MOVIE: DRIVE

Joyce Kulhawik September 20, 2011 1

DRIVE just about drove me crazy.  I was so driven to distraction after seeing it– I nearly drove off the road. This is one of the best films I’ve experienced all year, an existential action thriller–To Drive, is To Be– and  it should drive its leading man Ryan Gosling straight to the Oscars. The movie took hold of me instantly and just didn’t let up– I’m still thinking about it days later.

Gosling is extraordinary in the part of a loner  who is never named, and whose modus operandi is driving.  He repackages that skill in a variety of ways,  all of them dangerous. He lives in two worlds– real and unreal, but is anchored nowhere. He’s an actor– a stunt man who lives on the edge feigning car crashes in the movies. He also enacts that part in real life as a getaway driver who eventually is pulled into a heist that gets away from him. Danish filmmaker Nicholas Winding Refn’s control is palpable; he grips us from the opening frame, then tightens his hold in a masterful sequence, where the driver smoothly evades the cops as he twists his way through the city’s shadowy grid; every move he makes is as meticulously calibrated as the engines the driver also builds.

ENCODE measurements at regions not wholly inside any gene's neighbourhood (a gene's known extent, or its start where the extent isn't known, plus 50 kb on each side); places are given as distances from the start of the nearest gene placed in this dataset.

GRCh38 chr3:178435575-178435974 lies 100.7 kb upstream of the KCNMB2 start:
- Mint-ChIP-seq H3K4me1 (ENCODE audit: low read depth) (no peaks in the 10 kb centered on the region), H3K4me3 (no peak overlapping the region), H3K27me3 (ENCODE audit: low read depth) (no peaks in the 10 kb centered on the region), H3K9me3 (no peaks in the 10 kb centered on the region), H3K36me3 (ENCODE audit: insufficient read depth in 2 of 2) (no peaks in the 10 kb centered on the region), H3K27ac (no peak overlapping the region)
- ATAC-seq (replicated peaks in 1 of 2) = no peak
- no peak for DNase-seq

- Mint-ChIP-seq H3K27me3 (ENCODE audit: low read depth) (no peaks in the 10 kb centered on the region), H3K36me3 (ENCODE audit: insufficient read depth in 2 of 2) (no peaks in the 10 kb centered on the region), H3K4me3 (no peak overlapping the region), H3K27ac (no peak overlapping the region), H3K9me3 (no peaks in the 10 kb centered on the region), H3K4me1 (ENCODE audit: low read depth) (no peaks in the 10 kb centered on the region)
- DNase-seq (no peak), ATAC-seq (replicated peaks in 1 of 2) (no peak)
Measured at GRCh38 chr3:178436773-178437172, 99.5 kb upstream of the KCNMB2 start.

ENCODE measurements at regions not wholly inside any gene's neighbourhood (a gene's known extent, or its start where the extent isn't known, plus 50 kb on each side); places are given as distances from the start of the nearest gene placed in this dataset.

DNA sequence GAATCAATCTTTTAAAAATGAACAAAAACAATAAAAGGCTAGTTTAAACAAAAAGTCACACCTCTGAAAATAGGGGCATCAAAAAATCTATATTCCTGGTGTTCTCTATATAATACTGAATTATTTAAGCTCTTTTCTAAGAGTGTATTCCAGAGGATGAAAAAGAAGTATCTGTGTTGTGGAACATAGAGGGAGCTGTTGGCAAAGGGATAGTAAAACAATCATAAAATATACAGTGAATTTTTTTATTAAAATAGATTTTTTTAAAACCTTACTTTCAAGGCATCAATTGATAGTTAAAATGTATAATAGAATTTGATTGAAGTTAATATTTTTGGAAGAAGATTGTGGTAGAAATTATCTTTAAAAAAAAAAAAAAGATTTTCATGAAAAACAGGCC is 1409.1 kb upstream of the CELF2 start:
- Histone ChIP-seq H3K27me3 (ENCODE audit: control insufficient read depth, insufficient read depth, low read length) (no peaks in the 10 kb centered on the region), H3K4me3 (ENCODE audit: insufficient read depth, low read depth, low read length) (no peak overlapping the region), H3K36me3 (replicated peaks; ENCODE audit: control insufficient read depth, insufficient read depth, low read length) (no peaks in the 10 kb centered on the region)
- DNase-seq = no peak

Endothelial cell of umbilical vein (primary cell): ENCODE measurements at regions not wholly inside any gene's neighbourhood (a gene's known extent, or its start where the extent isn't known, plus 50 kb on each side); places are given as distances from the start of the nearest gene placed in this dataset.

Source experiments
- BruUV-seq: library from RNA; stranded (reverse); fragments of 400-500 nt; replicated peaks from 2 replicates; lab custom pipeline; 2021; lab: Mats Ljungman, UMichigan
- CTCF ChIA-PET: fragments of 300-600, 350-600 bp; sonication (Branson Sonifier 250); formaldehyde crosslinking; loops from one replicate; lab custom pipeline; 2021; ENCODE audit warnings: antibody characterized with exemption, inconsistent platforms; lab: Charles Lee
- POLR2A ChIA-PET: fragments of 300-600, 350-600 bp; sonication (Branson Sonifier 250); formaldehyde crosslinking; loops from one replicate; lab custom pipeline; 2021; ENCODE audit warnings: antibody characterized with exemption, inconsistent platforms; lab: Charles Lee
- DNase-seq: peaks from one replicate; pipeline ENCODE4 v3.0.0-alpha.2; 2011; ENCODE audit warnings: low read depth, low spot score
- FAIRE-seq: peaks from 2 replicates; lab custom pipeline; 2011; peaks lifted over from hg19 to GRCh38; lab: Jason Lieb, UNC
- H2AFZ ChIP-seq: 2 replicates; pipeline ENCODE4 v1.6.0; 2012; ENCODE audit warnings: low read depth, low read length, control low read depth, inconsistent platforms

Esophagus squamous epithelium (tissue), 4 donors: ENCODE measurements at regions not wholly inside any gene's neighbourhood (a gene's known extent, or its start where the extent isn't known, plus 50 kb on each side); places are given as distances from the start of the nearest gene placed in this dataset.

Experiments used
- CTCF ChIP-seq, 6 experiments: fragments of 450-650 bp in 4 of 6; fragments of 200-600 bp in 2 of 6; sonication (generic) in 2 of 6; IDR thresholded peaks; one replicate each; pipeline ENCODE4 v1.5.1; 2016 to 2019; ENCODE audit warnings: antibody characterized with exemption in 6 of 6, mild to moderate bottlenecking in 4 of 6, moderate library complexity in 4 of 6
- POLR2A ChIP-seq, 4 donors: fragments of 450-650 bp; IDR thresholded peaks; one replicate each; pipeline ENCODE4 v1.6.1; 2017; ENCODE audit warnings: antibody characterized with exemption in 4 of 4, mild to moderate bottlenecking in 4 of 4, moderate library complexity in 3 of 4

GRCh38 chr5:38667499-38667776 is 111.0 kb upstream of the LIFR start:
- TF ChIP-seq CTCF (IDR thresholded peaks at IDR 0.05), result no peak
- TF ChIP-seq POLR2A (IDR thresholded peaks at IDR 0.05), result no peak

There are long stretches of silence interrupted by vicious scenes of violence. The film’s haunting score pulses through the movie–think AMERICAN GIGOLO or SATURDAY NIGHT FEVER– and saturates the atmosphere; the driver keeps moving, unable to make permanent connections. Who is he? Why? There’s a quiet scene between the driver and the young son of a woman (Carey Mulligan) he is trying to protect. They watch cartoons together, and the driver asks the boy how he knows who the bad guy is. It’s about as simple and loaded a conversation as I’ve ever heard in a film.

Gosling uses his considerable arsenal of talents to extraordinary effect. His stillness creates a vacuum that pulls all our focus–it’s as if the screen might implode. He shifts from  dead calm to primitive rage in a nanosecond– all without a word. His silences rank right up there with Garbo’s and Brando’s and DeNiro’s. And the film allows huge stretches of nothing– no dialogue, no music, no sound, no movement– as if to emphasize the endless void unable to be filled.

There are other notable performances– the most startling delivered by comic actor Albert Brooks, who will scare the hell out of you as a shady business man; he oozes menace.  Bryan Cranston does complex work as a desperate– bordering on pathetic– auto repair shop owner who has suffered at his hands. And there’s Christina Hendricks as a gangster’s moll (better cast here than in I DON’T KNOW HOW SHE DOES IT) whose beautiful face is armored with the cheap gleam of too much makeup.

See DRIVE– but be forewarned– it’s a brutally violent, deeply disturbing film. You don’t have to think about it if you don’t want to, but if you sit down in the dark and start to watch, you won’t be able to look away.

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